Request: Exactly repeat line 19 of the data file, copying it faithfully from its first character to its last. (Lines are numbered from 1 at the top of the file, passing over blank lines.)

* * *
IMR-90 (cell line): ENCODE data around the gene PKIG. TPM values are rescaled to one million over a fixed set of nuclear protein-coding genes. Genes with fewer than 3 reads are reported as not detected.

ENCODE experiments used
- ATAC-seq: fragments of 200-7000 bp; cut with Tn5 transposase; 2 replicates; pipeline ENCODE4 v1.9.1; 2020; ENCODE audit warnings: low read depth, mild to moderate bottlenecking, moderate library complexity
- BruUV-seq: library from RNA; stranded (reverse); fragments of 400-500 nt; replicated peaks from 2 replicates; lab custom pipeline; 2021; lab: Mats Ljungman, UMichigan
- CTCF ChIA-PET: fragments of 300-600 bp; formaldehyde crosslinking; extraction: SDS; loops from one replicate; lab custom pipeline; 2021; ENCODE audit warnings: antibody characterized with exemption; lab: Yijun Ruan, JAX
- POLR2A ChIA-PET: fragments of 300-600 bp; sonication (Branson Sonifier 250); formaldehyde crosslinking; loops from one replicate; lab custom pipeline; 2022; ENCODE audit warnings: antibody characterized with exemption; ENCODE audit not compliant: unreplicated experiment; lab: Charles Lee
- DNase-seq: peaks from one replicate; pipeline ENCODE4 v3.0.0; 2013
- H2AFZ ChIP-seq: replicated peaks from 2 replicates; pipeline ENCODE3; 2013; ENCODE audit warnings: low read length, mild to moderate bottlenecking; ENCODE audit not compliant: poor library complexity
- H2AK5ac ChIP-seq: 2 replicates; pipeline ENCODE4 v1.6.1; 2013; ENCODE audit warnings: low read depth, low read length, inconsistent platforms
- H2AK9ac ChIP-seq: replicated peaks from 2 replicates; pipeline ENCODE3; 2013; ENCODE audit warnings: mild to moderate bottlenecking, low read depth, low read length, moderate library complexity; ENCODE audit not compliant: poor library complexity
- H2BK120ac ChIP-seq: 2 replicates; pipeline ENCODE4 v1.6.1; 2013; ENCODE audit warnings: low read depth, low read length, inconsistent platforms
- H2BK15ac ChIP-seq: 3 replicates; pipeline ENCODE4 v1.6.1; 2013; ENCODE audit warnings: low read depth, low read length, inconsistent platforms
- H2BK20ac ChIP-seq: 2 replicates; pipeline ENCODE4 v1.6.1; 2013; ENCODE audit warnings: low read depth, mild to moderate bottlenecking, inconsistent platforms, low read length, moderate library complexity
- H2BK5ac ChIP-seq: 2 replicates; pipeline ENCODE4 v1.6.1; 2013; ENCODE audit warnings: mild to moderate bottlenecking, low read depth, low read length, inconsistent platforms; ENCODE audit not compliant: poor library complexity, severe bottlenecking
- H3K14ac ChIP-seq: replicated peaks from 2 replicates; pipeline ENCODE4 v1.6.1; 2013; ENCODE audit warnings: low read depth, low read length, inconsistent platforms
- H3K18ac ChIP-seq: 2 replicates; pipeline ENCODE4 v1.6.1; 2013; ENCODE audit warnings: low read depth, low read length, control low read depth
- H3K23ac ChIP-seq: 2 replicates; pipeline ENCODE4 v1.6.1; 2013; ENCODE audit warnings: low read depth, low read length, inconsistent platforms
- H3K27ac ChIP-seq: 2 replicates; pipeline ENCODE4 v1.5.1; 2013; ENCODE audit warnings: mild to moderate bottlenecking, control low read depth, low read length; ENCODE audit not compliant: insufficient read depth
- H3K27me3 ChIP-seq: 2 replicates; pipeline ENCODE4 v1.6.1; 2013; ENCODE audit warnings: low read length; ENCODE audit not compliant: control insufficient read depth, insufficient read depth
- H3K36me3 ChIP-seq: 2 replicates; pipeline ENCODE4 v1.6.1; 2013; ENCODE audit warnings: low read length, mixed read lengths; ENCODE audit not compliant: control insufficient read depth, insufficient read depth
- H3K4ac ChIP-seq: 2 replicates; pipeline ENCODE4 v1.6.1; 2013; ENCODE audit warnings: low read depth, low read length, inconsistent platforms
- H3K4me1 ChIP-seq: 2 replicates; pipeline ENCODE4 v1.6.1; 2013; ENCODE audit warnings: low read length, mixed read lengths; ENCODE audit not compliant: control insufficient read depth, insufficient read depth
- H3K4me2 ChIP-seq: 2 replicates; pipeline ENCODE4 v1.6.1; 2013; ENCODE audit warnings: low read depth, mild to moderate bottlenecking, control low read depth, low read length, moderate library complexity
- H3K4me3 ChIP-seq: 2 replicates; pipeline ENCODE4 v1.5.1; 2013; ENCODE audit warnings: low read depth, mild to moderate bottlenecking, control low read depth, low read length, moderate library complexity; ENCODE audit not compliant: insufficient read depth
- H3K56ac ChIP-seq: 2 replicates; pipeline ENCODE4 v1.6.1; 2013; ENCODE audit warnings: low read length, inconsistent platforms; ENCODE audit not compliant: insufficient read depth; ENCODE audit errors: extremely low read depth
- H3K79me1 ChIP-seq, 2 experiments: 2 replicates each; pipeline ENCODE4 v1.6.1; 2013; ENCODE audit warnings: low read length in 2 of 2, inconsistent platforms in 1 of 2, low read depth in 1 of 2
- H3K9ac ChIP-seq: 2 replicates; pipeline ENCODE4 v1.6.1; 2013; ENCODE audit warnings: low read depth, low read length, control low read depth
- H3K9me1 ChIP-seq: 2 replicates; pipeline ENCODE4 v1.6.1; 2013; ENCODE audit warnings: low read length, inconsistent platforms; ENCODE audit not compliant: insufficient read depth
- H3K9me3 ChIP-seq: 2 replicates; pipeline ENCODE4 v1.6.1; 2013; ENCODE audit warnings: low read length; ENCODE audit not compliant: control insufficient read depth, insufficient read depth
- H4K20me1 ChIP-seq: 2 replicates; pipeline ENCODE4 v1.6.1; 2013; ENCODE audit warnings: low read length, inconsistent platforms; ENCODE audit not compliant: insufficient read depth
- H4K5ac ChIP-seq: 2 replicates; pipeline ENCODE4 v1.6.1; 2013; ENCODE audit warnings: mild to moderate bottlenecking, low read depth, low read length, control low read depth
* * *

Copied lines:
- H3K27me3 ChIP-seq: 2 replicates; pipeline ENCODE4 v1.6.1; 2013; ENCODE audit warnings: low read length; ENCODE audit not compliant: control insufficient read depth, insufficient read depth